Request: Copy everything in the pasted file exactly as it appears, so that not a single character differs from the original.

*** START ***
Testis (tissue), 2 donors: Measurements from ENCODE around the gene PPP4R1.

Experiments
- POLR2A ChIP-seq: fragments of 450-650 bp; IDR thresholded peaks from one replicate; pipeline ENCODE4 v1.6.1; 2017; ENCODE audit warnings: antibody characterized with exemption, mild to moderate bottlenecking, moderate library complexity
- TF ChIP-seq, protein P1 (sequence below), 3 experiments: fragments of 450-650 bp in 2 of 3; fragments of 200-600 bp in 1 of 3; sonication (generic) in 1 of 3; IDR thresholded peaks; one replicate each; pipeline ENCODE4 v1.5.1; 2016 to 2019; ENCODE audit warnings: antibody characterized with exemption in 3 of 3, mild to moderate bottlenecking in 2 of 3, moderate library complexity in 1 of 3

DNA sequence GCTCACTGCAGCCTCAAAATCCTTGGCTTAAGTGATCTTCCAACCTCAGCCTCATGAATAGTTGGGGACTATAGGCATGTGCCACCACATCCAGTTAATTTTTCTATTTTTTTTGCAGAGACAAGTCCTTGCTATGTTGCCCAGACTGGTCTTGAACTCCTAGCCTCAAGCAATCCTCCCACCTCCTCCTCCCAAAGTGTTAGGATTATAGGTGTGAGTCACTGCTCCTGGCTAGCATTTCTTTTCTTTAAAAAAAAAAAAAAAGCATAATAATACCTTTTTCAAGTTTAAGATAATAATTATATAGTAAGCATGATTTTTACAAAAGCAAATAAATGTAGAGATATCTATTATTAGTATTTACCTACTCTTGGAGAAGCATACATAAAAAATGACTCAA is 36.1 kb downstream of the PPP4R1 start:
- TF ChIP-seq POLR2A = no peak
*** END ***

Testis (tissue), 2 donors: Measurements from ENCODE around the gene PPP4R1.

Experiments
- POLR2A ChIP-seq: fragments of 450-650 bp; IDR thresholded peaks from one replicate; pipeline ENCODE4 v1.6.1; 2017; ENCODE audit warnings: antibody characterized with exemption, mild to moderate bottlenecking, moderate library complexity
- TF ChIP-seq, protein P1 (sequence below), 3 experiments: fragments of 450-650 bp in 2 of 3; fragments of 200-600 bp in 1 of 3; sonication (generic) in 1 of 3; IDR thresholded peaks; one replicate each; pipeline ENCODE4 v1.5.1; 2016 to 2019; ENCODE audit warnings: antibody characterized with exemption in 3 of 3, mild to moderate bottlenecking in 2 of 3, moderate library complexity in 1 of 3

DNA sequence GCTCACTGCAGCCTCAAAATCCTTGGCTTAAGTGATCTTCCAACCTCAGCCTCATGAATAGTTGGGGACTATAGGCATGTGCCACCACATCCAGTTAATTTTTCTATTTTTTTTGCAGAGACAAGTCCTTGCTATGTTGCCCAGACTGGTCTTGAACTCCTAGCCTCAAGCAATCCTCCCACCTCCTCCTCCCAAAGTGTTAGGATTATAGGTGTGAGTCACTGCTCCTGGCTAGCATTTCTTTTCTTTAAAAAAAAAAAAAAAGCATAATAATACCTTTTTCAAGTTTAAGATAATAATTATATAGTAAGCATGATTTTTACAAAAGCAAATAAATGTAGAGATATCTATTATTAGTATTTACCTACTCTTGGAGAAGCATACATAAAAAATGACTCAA is 36.1 kb downstream of the PPP4R1 start:
- TF ChIP-seq POLR2A = no peak